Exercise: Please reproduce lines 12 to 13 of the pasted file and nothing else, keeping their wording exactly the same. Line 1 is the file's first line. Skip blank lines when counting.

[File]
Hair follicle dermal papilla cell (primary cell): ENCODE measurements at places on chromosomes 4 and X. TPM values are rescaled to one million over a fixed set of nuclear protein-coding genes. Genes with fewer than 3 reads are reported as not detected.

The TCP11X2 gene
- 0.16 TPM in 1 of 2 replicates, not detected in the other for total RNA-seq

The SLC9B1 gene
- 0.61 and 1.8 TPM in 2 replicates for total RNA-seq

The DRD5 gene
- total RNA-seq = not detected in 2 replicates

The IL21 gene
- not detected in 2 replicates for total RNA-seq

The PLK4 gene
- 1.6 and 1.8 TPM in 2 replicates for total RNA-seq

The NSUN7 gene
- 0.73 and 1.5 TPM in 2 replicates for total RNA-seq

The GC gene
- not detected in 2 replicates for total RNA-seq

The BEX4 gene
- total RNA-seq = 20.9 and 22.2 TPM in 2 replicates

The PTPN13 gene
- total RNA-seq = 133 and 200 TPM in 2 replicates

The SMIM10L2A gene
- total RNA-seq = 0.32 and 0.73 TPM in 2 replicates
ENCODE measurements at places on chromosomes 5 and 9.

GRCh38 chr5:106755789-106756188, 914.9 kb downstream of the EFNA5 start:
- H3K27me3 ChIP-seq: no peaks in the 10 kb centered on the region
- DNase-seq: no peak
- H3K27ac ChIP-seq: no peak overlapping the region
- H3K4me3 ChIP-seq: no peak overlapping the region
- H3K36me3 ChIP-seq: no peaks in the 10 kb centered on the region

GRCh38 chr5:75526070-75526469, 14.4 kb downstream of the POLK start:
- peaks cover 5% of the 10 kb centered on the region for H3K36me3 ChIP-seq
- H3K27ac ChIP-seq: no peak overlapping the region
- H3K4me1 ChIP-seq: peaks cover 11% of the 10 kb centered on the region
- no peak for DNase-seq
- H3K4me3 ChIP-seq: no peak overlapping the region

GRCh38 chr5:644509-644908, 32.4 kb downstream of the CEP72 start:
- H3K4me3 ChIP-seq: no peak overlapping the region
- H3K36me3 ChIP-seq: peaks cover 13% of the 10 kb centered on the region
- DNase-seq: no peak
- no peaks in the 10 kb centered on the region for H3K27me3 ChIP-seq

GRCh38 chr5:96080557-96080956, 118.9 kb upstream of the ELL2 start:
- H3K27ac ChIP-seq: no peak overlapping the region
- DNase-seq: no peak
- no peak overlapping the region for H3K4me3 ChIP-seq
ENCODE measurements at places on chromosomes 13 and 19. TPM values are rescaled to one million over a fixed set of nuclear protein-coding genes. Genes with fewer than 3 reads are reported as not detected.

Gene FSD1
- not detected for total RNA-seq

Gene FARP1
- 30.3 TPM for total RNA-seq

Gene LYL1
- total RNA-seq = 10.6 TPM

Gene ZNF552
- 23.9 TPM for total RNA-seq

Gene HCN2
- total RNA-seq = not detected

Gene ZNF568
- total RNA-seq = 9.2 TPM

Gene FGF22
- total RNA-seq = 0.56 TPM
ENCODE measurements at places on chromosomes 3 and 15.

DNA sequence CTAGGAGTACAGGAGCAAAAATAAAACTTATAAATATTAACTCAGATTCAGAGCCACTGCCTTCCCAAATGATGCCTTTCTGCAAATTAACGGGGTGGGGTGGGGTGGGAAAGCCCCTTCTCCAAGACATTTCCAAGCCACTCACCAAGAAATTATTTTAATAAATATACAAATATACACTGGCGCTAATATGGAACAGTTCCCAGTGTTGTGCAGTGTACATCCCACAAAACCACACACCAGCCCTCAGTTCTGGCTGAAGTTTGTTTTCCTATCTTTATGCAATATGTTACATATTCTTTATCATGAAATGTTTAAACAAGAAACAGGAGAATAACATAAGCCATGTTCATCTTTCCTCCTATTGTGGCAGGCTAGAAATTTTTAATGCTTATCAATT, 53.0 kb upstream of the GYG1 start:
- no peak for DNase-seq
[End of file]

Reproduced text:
The NSUN7 gene
- 0.73 and 1.5 TPM in 2 replicates for total RNA-seq